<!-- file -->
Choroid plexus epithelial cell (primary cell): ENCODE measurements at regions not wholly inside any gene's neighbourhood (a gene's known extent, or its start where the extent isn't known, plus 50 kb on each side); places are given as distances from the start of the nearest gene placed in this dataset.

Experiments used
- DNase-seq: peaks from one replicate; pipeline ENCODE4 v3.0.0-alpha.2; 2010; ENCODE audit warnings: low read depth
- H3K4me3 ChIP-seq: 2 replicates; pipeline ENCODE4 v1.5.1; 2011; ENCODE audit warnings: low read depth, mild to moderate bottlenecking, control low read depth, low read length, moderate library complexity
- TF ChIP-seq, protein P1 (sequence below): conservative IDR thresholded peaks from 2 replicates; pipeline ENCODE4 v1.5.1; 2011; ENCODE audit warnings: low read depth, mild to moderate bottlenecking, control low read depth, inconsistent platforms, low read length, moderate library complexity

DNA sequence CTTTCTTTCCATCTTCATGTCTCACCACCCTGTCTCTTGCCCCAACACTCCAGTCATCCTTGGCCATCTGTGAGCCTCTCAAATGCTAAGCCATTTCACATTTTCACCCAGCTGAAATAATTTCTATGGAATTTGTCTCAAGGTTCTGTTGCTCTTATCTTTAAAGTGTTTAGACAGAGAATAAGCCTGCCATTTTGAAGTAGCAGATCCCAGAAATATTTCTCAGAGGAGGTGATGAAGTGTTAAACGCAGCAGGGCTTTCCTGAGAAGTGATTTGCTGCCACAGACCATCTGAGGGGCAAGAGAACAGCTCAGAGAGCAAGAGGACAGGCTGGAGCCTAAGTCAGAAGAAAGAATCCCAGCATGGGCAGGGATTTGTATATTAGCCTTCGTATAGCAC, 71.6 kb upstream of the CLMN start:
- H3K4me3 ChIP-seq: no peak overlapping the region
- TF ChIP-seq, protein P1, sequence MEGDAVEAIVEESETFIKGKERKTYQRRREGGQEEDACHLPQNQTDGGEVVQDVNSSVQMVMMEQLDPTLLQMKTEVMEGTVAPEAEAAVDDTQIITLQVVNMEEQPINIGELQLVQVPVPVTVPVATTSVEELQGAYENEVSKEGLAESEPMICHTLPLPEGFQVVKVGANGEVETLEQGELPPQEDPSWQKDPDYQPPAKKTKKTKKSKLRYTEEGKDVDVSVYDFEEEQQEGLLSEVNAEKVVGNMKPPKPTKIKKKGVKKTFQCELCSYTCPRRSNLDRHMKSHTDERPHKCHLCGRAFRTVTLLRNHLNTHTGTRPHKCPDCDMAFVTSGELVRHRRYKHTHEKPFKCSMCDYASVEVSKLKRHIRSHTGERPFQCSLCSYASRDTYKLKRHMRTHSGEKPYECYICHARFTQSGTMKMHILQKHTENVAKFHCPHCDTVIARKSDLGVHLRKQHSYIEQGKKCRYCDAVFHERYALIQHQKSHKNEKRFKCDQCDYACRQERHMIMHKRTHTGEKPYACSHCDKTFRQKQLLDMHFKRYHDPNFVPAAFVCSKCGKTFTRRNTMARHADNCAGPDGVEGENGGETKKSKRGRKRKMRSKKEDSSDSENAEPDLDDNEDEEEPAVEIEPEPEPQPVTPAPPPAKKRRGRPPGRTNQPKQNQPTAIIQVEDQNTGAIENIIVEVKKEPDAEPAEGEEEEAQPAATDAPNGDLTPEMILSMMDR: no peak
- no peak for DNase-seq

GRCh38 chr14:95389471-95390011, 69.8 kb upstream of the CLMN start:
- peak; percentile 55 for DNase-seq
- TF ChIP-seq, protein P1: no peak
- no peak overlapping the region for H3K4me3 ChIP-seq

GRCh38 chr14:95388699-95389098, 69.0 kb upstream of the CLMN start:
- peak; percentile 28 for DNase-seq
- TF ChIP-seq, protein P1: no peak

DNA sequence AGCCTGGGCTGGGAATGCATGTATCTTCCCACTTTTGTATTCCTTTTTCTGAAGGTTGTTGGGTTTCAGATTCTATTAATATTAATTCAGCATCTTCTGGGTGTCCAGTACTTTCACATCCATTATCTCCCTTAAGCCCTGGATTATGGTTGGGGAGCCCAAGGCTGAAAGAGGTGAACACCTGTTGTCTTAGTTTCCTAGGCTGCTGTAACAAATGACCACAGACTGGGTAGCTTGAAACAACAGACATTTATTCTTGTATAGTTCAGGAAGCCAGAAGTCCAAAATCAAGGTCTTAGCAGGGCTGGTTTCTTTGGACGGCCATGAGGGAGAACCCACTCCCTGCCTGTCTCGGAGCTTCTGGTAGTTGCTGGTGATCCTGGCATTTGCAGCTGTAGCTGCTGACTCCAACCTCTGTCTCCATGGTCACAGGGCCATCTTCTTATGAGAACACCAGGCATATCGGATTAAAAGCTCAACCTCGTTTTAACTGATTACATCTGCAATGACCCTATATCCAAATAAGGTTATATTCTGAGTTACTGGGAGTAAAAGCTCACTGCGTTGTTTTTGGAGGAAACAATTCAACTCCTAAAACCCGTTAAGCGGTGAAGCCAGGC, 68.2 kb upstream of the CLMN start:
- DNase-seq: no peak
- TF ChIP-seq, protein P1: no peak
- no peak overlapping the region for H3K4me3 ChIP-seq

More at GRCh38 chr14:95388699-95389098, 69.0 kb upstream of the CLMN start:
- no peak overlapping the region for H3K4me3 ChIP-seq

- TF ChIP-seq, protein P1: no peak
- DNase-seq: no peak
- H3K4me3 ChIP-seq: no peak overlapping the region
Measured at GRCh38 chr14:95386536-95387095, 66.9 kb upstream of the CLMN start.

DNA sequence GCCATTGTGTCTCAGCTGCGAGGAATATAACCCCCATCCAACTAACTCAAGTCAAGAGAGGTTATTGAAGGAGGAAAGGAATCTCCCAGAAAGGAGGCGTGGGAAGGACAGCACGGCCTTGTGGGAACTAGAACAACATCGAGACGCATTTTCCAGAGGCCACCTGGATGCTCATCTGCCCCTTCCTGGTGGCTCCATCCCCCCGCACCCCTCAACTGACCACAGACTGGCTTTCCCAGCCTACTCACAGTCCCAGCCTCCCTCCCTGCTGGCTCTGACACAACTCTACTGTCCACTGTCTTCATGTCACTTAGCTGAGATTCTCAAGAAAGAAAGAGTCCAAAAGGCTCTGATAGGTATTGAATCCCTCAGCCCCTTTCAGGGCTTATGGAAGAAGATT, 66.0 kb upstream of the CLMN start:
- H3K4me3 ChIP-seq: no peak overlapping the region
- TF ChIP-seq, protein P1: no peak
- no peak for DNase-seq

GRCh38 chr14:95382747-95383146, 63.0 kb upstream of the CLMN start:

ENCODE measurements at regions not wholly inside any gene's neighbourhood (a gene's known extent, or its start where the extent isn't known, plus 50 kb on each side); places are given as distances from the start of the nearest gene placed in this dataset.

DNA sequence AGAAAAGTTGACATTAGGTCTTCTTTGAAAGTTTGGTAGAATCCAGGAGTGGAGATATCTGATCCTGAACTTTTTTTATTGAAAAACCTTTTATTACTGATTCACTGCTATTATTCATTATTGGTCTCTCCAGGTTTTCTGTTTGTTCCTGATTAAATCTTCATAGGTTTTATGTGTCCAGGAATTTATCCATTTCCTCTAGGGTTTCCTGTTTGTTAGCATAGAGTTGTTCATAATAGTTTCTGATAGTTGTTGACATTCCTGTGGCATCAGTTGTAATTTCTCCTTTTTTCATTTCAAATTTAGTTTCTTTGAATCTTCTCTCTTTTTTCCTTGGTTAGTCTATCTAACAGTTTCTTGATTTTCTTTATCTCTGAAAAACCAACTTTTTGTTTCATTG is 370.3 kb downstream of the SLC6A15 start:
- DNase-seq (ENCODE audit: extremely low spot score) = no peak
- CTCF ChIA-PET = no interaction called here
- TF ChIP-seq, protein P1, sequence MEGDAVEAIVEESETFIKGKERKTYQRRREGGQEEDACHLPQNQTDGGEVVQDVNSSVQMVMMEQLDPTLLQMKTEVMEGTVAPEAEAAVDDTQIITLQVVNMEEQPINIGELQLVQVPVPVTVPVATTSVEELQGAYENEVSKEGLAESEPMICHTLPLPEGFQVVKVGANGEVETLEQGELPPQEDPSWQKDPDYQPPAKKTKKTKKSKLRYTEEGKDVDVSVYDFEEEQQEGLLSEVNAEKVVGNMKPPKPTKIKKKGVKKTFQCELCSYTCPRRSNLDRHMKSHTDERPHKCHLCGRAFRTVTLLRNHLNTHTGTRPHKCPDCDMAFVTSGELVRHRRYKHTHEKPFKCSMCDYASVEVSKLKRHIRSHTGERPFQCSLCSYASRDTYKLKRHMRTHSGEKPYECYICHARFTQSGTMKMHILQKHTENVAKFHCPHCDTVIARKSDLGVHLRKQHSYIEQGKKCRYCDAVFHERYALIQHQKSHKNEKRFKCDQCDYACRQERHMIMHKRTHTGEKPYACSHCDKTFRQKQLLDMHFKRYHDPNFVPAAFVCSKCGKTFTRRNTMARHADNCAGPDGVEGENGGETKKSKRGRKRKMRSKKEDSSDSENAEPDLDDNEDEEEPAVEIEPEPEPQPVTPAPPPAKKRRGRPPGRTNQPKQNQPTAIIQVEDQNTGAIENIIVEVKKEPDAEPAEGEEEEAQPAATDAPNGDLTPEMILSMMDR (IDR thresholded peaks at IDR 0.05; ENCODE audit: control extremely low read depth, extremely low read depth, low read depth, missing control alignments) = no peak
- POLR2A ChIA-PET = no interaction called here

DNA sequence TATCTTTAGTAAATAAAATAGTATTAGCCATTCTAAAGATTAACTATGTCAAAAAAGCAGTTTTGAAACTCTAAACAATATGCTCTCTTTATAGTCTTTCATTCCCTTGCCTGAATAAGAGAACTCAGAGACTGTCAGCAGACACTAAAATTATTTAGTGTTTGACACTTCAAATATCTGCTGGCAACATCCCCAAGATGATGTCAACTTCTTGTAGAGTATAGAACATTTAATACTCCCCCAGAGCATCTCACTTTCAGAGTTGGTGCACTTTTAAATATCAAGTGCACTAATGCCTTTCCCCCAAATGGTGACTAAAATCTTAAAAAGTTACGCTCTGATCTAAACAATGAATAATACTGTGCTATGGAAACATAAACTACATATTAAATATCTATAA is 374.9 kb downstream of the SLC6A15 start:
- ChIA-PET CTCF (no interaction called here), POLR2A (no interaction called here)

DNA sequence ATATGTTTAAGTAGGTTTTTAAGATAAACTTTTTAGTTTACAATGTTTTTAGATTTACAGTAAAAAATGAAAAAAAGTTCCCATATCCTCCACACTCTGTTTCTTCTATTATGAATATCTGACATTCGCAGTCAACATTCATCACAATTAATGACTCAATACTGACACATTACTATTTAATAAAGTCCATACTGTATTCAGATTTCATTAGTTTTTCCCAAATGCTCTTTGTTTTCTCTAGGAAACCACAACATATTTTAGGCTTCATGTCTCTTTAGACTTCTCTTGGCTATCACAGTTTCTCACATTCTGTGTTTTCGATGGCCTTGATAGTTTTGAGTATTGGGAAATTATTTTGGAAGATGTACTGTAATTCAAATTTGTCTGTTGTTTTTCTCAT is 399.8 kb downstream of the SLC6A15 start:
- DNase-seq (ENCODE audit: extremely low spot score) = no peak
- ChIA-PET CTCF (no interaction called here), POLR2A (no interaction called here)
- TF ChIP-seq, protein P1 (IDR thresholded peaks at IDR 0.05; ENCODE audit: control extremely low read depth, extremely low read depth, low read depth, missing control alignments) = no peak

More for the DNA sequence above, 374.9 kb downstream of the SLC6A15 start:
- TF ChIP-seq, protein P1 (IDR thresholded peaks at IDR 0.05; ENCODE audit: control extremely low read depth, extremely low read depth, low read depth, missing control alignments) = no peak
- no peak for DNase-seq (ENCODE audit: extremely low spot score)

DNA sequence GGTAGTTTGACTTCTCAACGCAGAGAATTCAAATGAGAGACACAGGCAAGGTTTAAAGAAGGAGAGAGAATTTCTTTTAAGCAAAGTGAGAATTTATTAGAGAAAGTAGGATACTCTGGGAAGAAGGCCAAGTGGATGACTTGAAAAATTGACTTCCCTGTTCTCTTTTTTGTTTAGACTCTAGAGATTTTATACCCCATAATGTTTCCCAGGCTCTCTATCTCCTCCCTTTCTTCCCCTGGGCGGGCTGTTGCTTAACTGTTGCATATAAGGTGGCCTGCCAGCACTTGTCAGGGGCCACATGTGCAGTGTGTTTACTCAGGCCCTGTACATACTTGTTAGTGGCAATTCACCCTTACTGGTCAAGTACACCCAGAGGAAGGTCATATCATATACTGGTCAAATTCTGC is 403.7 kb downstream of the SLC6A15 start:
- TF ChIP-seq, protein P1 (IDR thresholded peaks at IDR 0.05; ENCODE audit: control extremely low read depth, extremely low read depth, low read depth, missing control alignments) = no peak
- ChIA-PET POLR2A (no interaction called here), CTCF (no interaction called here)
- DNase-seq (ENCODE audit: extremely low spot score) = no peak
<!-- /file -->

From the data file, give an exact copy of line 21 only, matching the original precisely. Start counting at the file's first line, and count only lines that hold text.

More at GRCh38 chr14:95388699-95389098, 69.0 kb upstream of the CLMN start: